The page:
6th Research & Youth Leadership Awards 2019

Awards 2019 Awards 2016 Awards 2015 Awards 2014 Awards 2013 Awards 2012 Celebrating youth participation and leadership in research and social problem-solving Since 2012, the IARS International Institute has been running its own annual awards aiming to celebrate and reward cutting edge research and youth leadership from around the world. The Awards began as a response to the 2011 riots. Their aim is to recognise and reward outstanding young people and projects that contribute to our mission of a fairer society in which everyone is given a chance to actively participate in social problem solving. Following 5 consecutive successful Awards Ceremonies, IARS will maintain this tradition and once more celebrate young people who are making positive contributions to their communities in an Awards Ceremony that will be held on 28 May 2019 in Central London.  Chairs of the event: Jerome Burke (IARS Trustee)Leo Robertson (Member of the IARS Youth Advisory Board) Keynote Speakers include: Dr. Theo Gavrielides (IARS’ Founder and Director/ 99% Campaign) Councillor Nick Johnson (Surrey Docks Ward, Liberal Democrats) Sharniya Ferdinand (Business Inclusion Programme Coordinator, Commercial & Private Banking, NatWest) Bridget Galloway (Southwark Council)Robert Posner (Director, 5Rights Foundation)Sue Sanders (Professor Emeritus, Harvey Milk Institute, Chair of Schools OUT UK, Founder LGBT History Month UK & The Classroom) Eva de Luis Eurodesk – Erasmus + UK National Agency There will be free food and drinks as well as …. music performance by young singer Marianna Josep (winner of the Music School Greece)! The event will take place in Canada Water Theatre21 Surrey Quays Road, London, SE16 7AR 28/05/2019 18:00-20:00 The awards are open to children, young people, adults and organisations. This is a free event, refreshments will be served but booking is required (see below) You do not need to be based in the UK to receive an award. It can...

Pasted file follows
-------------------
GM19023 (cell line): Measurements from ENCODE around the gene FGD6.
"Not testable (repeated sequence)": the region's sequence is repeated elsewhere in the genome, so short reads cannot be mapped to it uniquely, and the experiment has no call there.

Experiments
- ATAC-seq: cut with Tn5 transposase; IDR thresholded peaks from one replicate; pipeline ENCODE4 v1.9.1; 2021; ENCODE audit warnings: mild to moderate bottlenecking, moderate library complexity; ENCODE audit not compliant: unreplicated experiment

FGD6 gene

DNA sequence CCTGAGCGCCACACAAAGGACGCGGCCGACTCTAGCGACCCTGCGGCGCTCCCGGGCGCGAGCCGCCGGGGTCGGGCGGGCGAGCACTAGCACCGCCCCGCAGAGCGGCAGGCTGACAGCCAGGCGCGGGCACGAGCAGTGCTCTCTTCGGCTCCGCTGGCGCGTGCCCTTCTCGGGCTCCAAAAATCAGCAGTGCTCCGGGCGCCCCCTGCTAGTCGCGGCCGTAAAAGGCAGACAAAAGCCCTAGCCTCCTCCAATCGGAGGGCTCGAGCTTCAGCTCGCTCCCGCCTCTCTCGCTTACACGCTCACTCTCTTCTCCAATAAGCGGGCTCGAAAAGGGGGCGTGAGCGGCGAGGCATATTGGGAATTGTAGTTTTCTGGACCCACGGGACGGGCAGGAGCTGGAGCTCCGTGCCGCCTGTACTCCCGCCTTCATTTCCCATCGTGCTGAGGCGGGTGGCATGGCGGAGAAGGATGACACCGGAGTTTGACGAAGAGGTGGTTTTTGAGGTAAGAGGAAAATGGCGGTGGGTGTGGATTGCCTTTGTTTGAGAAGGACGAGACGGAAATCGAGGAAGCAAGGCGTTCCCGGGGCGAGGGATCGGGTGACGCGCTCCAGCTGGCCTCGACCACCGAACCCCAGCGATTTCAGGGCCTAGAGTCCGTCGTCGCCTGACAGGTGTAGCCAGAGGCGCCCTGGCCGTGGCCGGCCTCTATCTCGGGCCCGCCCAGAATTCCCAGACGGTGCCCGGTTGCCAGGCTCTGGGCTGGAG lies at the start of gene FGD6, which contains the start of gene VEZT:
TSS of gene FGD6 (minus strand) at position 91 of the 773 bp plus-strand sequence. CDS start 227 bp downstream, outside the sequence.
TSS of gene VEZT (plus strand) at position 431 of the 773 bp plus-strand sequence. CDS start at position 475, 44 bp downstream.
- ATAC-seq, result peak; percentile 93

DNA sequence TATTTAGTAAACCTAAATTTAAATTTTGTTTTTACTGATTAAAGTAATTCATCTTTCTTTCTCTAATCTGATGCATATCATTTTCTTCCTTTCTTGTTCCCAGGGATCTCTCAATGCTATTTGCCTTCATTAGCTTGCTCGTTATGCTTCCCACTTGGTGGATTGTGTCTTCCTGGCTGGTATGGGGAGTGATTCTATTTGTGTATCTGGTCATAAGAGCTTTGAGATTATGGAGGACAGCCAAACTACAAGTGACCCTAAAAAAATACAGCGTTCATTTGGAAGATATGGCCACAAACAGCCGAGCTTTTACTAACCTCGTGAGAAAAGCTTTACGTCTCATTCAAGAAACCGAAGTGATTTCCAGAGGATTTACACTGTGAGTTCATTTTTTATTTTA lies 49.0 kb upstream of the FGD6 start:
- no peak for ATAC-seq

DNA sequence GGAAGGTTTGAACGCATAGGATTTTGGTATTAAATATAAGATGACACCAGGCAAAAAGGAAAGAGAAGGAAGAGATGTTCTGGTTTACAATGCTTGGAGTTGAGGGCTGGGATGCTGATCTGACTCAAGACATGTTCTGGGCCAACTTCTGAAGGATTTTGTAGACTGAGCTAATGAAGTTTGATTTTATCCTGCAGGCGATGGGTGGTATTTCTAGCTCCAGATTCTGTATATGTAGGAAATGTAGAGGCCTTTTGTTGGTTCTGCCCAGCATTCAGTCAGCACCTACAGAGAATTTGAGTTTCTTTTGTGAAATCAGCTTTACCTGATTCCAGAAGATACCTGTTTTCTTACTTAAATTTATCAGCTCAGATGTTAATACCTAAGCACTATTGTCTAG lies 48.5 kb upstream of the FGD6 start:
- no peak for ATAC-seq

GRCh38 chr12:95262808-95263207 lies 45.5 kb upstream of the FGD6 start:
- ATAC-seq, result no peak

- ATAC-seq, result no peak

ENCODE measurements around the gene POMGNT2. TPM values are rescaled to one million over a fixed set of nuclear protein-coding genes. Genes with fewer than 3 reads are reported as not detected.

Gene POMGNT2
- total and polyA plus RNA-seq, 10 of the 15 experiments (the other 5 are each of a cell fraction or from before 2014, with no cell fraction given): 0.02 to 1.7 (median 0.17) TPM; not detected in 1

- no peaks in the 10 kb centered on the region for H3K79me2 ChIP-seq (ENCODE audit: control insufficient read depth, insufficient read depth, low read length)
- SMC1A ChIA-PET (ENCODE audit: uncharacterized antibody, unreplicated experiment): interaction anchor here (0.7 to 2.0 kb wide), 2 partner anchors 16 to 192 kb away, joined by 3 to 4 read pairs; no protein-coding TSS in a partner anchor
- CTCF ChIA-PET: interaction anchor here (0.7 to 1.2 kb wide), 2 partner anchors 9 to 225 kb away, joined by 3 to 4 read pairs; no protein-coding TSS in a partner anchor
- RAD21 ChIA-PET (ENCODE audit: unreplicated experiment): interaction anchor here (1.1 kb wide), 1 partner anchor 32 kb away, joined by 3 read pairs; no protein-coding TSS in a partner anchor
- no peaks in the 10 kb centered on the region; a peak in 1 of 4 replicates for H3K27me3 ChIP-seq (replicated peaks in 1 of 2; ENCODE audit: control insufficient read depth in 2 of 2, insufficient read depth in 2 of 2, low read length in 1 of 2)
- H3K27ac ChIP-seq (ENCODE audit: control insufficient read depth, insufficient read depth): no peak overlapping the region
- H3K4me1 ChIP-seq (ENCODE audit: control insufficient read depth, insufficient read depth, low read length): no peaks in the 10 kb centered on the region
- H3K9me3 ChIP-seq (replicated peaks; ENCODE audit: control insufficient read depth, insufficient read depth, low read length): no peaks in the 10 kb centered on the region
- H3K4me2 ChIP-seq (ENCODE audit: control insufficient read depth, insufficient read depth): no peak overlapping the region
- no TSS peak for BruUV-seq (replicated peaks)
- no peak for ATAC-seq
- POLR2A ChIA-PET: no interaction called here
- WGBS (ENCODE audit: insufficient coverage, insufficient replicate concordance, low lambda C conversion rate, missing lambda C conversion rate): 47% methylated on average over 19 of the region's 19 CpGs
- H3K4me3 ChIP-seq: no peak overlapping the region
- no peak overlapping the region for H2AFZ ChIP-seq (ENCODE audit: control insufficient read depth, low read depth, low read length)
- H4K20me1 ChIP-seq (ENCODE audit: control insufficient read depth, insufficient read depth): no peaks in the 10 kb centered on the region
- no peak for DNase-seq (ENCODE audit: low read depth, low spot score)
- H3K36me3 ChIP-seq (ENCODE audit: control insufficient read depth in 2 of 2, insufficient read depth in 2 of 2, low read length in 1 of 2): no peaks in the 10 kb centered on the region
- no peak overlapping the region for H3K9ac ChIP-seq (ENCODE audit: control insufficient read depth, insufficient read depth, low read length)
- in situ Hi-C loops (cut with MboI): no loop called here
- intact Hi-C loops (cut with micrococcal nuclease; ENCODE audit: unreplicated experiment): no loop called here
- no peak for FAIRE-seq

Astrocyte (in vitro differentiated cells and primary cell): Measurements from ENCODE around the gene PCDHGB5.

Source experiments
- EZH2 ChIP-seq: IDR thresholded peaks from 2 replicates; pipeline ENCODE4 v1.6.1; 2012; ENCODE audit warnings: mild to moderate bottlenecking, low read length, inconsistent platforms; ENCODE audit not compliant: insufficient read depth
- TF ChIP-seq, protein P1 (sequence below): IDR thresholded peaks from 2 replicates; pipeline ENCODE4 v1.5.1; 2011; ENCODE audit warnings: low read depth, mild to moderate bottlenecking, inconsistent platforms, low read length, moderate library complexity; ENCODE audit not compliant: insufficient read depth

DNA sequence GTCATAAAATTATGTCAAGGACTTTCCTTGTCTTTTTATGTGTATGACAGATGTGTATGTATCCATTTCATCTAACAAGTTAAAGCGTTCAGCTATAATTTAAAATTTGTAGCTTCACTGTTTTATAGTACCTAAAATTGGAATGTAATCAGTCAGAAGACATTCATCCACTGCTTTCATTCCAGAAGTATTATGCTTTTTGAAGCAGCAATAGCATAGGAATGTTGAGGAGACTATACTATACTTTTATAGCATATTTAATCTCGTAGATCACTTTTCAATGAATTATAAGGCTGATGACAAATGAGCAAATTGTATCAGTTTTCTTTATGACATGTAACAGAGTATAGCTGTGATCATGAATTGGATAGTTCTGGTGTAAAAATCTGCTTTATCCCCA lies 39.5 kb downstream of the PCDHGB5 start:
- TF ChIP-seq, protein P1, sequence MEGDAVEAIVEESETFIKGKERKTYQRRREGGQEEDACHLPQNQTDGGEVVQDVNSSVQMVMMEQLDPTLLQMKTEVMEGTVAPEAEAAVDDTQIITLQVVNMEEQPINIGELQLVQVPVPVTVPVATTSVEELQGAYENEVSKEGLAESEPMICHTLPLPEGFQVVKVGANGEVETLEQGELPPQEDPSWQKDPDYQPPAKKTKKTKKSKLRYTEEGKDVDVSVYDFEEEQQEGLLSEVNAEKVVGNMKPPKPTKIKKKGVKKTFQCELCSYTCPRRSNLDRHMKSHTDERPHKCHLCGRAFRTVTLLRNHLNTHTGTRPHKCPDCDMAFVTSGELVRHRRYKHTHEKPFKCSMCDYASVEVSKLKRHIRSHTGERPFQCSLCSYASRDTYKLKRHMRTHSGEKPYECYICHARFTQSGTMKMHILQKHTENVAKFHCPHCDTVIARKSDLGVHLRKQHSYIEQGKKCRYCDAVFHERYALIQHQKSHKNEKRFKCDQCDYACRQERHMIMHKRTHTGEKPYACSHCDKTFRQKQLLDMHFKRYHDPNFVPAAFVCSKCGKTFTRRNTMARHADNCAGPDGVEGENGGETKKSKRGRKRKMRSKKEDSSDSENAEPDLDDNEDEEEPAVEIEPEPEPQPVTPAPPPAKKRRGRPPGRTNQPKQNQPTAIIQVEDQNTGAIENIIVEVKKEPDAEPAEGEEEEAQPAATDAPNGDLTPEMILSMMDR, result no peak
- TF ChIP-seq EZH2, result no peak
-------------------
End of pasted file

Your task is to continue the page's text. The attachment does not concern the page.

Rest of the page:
A REFLECTION OF MY FIRST WORK TRIP ABROAD

Warm greetings to my fellow young people, as well as other readers! I would like to share with you my experience as I went abroad for my first work trip at the The IARS International Institute. Recently, I had the tremendous fortune of travelling to and attend the Promyse staff training event in Vilnius, Lithuania. This took place as part of a short-term staff training event put on through IARS International institute among other representative, including Diesis COOP based in Belgium, Diversity Development Group in Vilnius, ICSE & Co in Italy and finally, KMOP in London. All teams came together to discuss Promyse – a project that was founded by the European commission, with the objective to promote social entrepreneurship in the health and social care sector. The whole journey was an unreal experience and greatly expanded my own perspective on the world, youth engagement and of the increasing importance of social enterprise. My fellow colleague, Natalia and I met at Liverpool Street Station to get the train to Stansted Airport. Upon arriving at the hotel at 1am, we retired for the night and prepared ourselves for the busy week ahead. On our first day, we all ushered into the meeting room where we would experience our first encounter with the rest of the team and prepared for the introduction and team building, along with the social networking. Towards the evening, we had a relaxed walk around the beautiful city of Vilnius. There is a variety of Soviet architecture in the city and remarkable buildings like the Seimas Palace which is a symbol of resistance of the Lithuanian nation...